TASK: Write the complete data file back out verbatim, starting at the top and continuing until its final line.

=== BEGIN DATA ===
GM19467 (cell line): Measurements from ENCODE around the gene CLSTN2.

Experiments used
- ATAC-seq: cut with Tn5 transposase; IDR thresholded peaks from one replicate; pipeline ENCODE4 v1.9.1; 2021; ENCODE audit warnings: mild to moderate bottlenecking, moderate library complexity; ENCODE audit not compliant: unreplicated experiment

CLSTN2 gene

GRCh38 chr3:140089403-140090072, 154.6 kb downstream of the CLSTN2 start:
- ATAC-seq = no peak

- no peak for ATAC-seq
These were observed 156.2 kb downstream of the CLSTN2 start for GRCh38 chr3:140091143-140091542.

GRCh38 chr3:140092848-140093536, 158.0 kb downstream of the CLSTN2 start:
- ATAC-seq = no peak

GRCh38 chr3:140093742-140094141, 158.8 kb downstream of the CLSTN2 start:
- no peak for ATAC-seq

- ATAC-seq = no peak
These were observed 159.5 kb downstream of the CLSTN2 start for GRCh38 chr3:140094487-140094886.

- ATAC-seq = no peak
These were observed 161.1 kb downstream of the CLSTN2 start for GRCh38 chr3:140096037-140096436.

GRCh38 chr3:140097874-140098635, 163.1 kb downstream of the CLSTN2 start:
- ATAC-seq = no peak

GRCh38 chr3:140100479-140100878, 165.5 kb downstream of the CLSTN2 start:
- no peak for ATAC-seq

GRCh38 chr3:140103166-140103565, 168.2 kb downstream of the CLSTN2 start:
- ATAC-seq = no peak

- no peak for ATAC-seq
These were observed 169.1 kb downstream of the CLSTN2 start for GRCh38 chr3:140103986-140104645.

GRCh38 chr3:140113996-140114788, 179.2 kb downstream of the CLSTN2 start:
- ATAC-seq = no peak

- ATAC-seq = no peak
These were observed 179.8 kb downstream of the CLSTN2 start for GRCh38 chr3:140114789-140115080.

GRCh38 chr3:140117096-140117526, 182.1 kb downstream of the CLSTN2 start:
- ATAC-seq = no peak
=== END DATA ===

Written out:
GM19467 (cell line): Measurements from ENCODE around the gene CLSTN2.

Experiments used
- ATAC-seq: cut with Tn5 transposase; IDR thresholded peaks from one replicate; pipeline ENCODE4 v1.9.1; 2021; ENCODE audit warnings: mild to moderate bottlenecking, moderate library complexity; ENCODE audit not compliant: unreplicated experiment

CLSTN2 gene

GRCh38 chr3:140089403-140090072, 154.6 kb downstream of the CLSTN2 start:
- ATAC-seq = no peak

- no peak for ATAC-seq
These were observed 156.2 kb downstream of the CLSTN2 start for GRCh38 chr3:140091143-140091542.

GRCh38 chr3:140092848-140093536, 158.0 kb downstream of the CLSTN2 start:
- ATAC-seq = no peak

GRCh38 chr3:140093742-140094141, 158.8 kb downstream of the CLSTN2 start:
- no peak for ATAC-seq

- ATAC-seq = no peak
These were observed 159.5 kb downstream of the CLSTN2 start for GRCh38 chr3:140094487-140094886.

- ATAC-seq = no peak
These were observed 161.1 kb downstream of the CLSTN2 start for GRCh38 chr3:140096037-140096436.

GRCh38 chr3:140097874-140098635, 163.1 kb downstream of the CLSTN2 start:
- ATAC-seq = no peak

GRCh38 chr3:140100479-140100878, 165.5 kb downstream of the CLSTN2 start:
- no peak for ATAC-seq

GRCh38 chr3:140103166-140103565, 168.2 kb downstream of the CLSTN2 start:
- ATAC-seq = no peak

- no peak for ATAC-seq
These were observed 169.1 kb downstream of the CLSTN2 start for GRCh38 chr3:140103986-140104645.

GRCh38 chr3:140113996-140114788, 179.2 kb downstream of the CLSTN2 start:
- ATAC-seq = no peak

- ATAC-seq = no peak
These were observed 179.8 kb downstream of the CLSTN2 start for GRCh38 chr3:140114789-140115080.

GRCh38 chr3:140117096-140117526, 182.1 kb downstream of the CLSTN2 start:
- ATAC-seq = no peak